I believe there’s enough data (as of 25 March 2020) to claim that the Sno-King population has achieved the 25% reduction level due to social distancing. That’s certainly an improvement over two weeks but there’s still more work to be done. I’ll present some results from a very simple model I made and then discuss how I made this model, what its limitations are and suggest some improvements.

In Figure 1 below, the blue curve is a projection using an exponential model of the baseline for new infections for 28 days ending on 7 April 2020. The red curve is a projection of a 25% reduction in infection rate. The intent of these curves was to reproduce the model curves of Klein et. al. Finally, the yellow curves plots the number of cases in Sno-King. The underlying data, model and plots are available on a Google Sheet I created.

Now, I realize that it’s difficult to see much from this curve. I looked at the change in new daily infections, I believe that’s a better metric to visualize how we are improving. Figure 2 provides this visualization with the yellow data points show the daily increase in new cases compared to the baseline (blue) and 25% reduction (red) lines. I realize that there’s not very much data yet but we are seeing new data being published daily (and I will update this analysis sheet daily). Still, this made me realize that we are likely achieving 25% reduction level due to social distancing in Sno-King!

Building the Exponential Model

Since I’m an engineer, the first thing I did was build my own model and then start feeding in data to measure how we are doing.Of course, the devil is in the details, and I’m not an epidemiologist. What I did was reproduce the results of Klein et. al.. 2020 using the facts they provided: a doubling time for the epidemic of 6.2 days, one large transmission cluster, four week duration, and less than 1% (25,000 of the 3 million infected at the end of the four weeks.

Let me explain the simple, deterministic model I used. To follow along, you may find it helpful to look at the underlying Google Sheet I developed. I am including underlying cell references in parentheses. I used an exponential increasing model that starts with 267 infections (cell L2) at day zero. For a time series of 28 days (cells F2:F30), I calculated the total number of infections using a baseline doubling rate parameter of 6.2 days (cell L3). For the entire 28 days, the baseline I calculated was 24,425 cumulative cases (cell G30). For comparison, the multiple simulations performed by Klein et. al. estimated 25,000 cumulative cases. Thus, my baseline model estimate is about 2% lower than Klein et. al.

For the the social distancing intervention representing a 25% reduction, I increased the baseline doubling rate parameter by a factor of 1.25 to 7.8 days (cell L4) For the 25% reduction case, I calculated was 9,899 cumulative cases (cell H30). For comparison, the multiple simulations performed by Klein et. al. estimated 9,700 cumulative cases. Thus, my model estimate is about 2% higher than Klein et. al. in the the 25% reduction case.

Next, I used the graphic “COVID-19 in Washington State” published daily by the Seattle Times to determine the cumulative number of cases in King (C3:C16) and Snohomish (D3:D16) county for each day and then computed the Sno-King total cases (E3:E16). I have included a tab labeled “DataSource” that lists the URL for each day’s data. Some days, the actual case data is suspect, for example, there was disagreement between King County and Washington State regarding cases on 17 March 2020. The cumulative infections are plotted for the baseline, 25% reduction, and actual cases in the chart labeled “Cumul25March”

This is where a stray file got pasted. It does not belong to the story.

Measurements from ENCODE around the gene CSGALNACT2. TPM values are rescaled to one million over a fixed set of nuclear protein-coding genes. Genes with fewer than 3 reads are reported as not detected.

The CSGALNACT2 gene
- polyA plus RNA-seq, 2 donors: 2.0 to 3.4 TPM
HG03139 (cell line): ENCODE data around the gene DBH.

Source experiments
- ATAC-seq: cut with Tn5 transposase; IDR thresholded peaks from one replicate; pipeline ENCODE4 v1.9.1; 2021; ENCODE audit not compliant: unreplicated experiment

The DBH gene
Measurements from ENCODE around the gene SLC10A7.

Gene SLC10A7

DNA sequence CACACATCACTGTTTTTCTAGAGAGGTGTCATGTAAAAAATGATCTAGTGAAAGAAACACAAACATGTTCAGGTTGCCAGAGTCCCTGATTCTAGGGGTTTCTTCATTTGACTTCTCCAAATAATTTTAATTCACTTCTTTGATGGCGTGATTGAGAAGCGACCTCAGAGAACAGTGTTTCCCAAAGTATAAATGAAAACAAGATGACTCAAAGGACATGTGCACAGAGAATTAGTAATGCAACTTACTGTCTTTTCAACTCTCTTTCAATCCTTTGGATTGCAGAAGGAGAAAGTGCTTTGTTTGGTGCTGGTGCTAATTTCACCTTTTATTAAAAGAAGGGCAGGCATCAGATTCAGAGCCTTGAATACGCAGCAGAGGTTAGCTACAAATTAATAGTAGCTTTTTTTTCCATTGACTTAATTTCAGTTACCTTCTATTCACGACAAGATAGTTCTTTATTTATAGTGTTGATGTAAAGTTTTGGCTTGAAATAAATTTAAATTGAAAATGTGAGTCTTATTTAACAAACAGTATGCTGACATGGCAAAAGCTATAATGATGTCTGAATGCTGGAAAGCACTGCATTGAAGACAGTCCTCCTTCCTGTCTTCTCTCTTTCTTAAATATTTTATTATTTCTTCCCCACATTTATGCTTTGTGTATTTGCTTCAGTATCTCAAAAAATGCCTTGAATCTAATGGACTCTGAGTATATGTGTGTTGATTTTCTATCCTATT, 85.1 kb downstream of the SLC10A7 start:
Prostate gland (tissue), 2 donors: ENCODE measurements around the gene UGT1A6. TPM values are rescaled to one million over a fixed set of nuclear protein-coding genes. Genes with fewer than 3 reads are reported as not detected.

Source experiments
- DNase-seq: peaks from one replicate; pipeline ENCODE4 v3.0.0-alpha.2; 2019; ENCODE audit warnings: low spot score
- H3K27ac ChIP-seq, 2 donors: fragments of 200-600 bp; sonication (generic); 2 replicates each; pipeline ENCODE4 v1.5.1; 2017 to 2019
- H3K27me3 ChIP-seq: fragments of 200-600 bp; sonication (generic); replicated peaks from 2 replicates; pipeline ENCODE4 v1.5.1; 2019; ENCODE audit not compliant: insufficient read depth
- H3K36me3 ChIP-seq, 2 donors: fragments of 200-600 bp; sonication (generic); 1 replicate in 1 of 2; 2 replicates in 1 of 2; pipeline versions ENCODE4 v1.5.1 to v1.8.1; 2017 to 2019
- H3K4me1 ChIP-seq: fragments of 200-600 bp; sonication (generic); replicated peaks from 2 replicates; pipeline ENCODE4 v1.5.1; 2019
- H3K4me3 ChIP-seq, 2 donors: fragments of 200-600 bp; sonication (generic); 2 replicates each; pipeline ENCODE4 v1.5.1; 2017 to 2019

I computed the first order difference in infections, the change in number of daily infections, for each condition: baseline (cells J3:J16), 25% reduction (cells K3:K16) and actual cases (cells I3:I16). The change in number of daily infections are plotted for the baseline, 25% reduction, and actual cases in the chart labeled “1stDiff25March”

Limitations and Utility of this Model

This is a very simple model of a complex epidemic. I don’t think it will have much validity beyond 7 April 2020. At that point, a more rigorous model that models the underlying epidemic using ordinary differential equations is in order. Also, the underlying parameters will be better understood. Finally, once more than 1% of the Sno-King population is infected, the simple exponential model will become less accurate.

I think this model will be a useful way for people to visualize the impact of social distancing efforts in the short-term. There’s enough data here to say that social distancing is making an impact. Also, in a small way, this simple model and analysis confirms that our current effort will result in 25% reduction due to social distancing. Maybe the next two weeks will show additional improvement?

Thanks to the Seattle Times and Klein et. al. making me think and look at the data. Also, hats are off to all the essential workers in government, grocery stores, pharmacies and the news media for keeping us safe, healthy and informed.

I welcome suggestions for improvement, corrections and any words of wisdom from anyone reading this. Stay safe.